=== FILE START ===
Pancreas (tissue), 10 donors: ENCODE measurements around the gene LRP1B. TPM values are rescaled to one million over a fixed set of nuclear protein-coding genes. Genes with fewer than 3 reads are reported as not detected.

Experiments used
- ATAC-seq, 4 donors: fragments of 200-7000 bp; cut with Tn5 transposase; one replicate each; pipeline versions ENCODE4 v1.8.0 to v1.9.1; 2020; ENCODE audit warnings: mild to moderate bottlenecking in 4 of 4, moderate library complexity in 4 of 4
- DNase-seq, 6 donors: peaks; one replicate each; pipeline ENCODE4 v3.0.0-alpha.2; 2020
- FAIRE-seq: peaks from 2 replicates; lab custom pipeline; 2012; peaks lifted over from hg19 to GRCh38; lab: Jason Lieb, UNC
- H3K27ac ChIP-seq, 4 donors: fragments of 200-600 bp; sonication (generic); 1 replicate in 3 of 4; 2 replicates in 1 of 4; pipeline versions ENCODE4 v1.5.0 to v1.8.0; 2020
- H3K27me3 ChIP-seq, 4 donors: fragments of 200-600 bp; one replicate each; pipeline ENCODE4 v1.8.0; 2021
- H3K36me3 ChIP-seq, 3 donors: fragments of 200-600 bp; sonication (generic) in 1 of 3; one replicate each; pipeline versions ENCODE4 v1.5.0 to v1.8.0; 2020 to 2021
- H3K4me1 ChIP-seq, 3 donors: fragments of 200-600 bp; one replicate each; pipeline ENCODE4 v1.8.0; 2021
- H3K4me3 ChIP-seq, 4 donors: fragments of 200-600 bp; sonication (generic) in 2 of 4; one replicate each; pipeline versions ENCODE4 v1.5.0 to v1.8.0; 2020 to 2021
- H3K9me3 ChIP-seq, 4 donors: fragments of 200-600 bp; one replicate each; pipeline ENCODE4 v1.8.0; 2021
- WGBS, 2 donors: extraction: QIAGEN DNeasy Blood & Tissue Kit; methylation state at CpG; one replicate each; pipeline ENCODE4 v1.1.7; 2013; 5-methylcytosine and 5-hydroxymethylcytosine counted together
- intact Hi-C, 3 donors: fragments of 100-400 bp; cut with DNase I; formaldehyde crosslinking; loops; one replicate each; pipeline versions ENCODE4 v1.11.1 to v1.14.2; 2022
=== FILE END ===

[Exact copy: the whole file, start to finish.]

Pancreas (tissue), 10 donors: ENCODE measurements around the gene LRP1B. TPM values are rescaled to one million over a fixed set of nuclear protein-coding genes. Genes with fewer than 3 reads are reported as not detected.

Experiments used
- ATAC-seq, 4 donors: fragments of 200-7000 bp; cut with Tn5 transposase; one replicate each; pipeline versions ENCODE4 v1.8.0 to v1.9.1; 2020; ENCODE audit warnings: mild to moderate bottlenecking in 4 of 4, moderate library complexity in 4 of 4
- DNase-seq, 6 donors: peaks; one replicate each; pipeline ENCODE4 v3.0.0-alpha.2; 2020
- FAIRE-seq: peaks from 2 replicates; lab custom pipeline; 2012; peaks lifted over from hg19 to GRCh38; lab: Jason Lieb, UNC
- H3K27ac ChIP-seq, 4 donors: fragments of 200-600 bp; sonication (generic); 1 replicate in 3 of 4; 2 replicates in 1 of 4; pipeline versions ENCODE4 v1.5.0 to v1.8.0; 2020
- H3K27me3 ChIP-seq, 4 donors: fragments of 200-600 bp; one replicate each; pipeline ENCODE4 v1.8.0; 2021
- H3K36me3 ChIP-seq, 3 donors: fragments of 200-600 bp; sonication (generic) in 1 of 3; one replicate each; pipeline versions ENCODE4 v1.5.0 to v1.8.0; 2020 to 2021
- H3K4me1 ChIP-seq, 3 donors: fragments of 200-600 bp; one replicate each; pipeline ENCODE4 v1.8.0; 2021
- H3K4me3 ChIP-seq, 4 donors: fragments of 200-600 bp; sonication (generic) in 2 of 4; one replicate each; pipeline versions ENCODE4 v1.5.0 to v1.8.0; 2020 to 2021
- H3K9me3 ChIP-seq, 4 donors: fragments of 200-600 bp; one replicate each; pipeline ENCODE4 v1.8.0; 2021
- WGBS, 2 donors: extraction: QIAGEN DNeasy Blood & Tissue Kit; methylation state at CpG; one replicate each; pipeline ENCODE4 v1.1.7; 2013; 5-methylcytosine and 5-hydroxymethylcytosine counted together
- intact Hi-C, 3 donors: fragments of 100-400 bp; cut with DNase I; formaldehyde crosslinking; loops; one replicate each; pipeline versions ENCODE4 v1.11.1 to v1.14.2; 2022